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Journal sm62704's Journal: It's Cowboy Time. Slow Down, Cowboy! 4

Historically, slashdot has wisely limited the number of posts that a reader who isn't logged in can make in a certain time period. Allowing unlimited anonymous posts invites spam and trolling (link to the wiki included because a lot of slashdotters, even slashdot moderators, have funny ideas of what "trolls" are).

Slashdot has recently tried to become a "MySpace for nerds", with its friends, foes, fans, freaks, etc. This is to be applauded IMO; true nerds are not in the mainstream, although oddly to this old nerd there are now nerd wannabes. This seems a huge irony to me, as "nerd" used to be a grave high school insult.

But very recently slashdot has extended this limit on the number of posts in a certain time period to logged in users.

A site for nerds is penalizing the hyperlex. I'm not referring to wikipedia's definition of the hyperlex; I refer to people who are the opposite of someone with dyslexia, people who read very fast with a high degree of comprehension of reading matter, who become completely immersed in well written prose to the extent that they are harder to awaken from their reading than normal people are from sleep. I'm sure many if not most slashdotters fall into this category. John F Kenendy was said to be one.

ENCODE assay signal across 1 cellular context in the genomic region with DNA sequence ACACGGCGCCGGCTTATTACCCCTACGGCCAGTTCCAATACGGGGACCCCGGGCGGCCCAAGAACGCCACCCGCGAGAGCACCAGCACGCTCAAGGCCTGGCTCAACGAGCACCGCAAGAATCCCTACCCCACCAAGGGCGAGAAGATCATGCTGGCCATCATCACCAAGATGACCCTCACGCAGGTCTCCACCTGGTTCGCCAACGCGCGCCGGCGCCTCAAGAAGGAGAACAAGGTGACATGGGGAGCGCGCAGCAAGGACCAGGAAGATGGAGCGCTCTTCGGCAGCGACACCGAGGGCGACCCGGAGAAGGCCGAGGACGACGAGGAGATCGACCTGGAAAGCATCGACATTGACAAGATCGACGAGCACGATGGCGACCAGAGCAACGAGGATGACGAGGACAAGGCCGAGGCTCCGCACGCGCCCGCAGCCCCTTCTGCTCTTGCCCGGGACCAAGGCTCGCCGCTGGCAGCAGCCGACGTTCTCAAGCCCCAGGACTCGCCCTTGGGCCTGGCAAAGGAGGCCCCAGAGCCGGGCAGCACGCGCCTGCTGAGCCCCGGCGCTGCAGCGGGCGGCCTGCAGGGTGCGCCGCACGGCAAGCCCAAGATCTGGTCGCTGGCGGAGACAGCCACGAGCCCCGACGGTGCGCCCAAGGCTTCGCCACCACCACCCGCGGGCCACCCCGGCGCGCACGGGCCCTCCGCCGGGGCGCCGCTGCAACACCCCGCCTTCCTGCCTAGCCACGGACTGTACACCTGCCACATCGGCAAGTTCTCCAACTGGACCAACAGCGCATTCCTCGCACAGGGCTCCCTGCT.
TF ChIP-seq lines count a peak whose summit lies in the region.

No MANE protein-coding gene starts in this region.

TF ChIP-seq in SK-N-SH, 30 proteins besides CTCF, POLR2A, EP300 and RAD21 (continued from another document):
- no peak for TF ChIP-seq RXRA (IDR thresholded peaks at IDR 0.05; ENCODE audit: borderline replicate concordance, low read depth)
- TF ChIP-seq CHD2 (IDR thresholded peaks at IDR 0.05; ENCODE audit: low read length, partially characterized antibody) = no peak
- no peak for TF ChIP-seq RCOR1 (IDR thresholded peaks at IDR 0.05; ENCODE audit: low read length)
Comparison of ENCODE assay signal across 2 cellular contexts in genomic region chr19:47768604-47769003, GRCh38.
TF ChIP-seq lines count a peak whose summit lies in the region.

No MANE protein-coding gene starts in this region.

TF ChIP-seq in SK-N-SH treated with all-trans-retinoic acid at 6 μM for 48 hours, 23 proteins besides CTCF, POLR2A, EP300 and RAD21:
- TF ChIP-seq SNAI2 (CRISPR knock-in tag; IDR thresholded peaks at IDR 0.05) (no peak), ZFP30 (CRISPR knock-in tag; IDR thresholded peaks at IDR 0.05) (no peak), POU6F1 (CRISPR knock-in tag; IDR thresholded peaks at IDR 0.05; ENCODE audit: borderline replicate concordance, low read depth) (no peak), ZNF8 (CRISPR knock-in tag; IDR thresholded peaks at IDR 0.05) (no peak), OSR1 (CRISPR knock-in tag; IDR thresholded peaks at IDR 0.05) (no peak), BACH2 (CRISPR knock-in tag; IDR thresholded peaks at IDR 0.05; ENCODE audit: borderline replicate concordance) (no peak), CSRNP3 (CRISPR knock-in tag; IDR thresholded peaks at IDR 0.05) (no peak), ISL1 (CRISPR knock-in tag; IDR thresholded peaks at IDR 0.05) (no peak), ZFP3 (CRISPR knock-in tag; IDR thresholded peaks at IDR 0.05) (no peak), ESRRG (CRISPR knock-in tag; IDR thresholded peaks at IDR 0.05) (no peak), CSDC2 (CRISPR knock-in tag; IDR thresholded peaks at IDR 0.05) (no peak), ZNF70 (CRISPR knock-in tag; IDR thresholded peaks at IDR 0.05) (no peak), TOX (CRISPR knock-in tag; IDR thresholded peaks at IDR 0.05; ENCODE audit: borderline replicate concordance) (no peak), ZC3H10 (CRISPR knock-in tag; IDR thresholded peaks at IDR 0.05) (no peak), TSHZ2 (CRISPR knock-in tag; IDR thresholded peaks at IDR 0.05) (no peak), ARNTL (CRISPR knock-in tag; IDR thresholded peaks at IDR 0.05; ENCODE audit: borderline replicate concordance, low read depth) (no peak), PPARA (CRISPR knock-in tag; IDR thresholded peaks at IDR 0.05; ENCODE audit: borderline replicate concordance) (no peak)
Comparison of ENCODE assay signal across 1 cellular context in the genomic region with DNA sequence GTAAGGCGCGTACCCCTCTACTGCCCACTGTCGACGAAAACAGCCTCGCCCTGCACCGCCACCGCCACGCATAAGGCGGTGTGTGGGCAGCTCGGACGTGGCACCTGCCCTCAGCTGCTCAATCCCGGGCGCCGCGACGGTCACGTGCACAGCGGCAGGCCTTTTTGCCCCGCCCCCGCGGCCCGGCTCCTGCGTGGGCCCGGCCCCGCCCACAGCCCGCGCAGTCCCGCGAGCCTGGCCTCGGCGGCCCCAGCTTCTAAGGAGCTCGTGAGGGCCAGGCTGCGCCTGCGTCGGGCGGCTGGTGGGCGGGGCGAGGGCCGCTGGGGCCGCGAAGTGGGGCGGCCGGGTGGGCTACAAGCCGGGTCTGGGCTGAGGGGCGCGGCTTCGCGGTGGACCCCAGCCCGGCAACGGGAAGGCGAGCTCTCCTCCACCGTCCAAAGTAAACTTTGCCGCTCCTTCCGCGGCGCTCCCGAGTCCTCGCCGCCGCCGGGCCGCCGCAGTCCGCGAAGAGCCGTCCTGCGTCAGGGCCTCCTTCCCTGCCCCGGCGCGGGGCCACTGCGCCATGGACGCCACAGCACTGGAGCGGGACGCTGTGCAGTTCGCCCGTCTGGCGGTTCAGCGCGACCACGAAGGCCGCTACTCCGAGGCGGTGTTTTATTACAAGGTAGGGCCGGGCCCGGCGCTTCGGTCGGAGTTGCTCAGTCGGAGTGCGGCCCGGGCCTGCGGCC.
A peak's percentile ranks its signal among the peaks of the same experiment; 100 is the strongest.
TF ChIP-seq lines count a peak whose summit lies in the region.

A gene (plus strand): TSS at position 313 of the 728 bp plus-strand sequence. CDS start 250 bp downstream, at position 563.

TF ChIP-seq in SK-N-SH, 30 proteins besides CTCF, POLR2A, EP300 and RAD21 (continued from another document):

Not only are logged in users penalized for the ability to read and/or type fast, logged in users with excellent karma are as well. This poses grave problems for the hyperlex, but moreso for slashdot's seeming want to become a social network for nerds.

Here is the problem with that - the hyperlexic nerd (and "hyperlexic nerd" may well be a redundant phrase) logs on to slashdot after a long day of coding or engineering or studying hubble photos or whatever possibly non-nerdy occupation he or she may earn money from and spends two or three hours on slashdot, commenting on stories he or (less usually, of course) she is interested in, has expertise in, or finds humorous.

Then they eat dinner, rebuild the dog and debug the computer (need more flea spray) and wonder why they can't find a mate. Ok, that's enough of the "mom's basement" jokes. I promise. Well, in this thread anyway.

The next day they come home from work to find that the three or four comments they posted have been highly rated, and "slashdot's message center" says they have forty two "messages" (in reality 42 comments commenting on their comments). With slashdot's new five minute delay between posting comments, that's three and a half hours spent merely responding to "messages", assuming said nerd answers all forty two.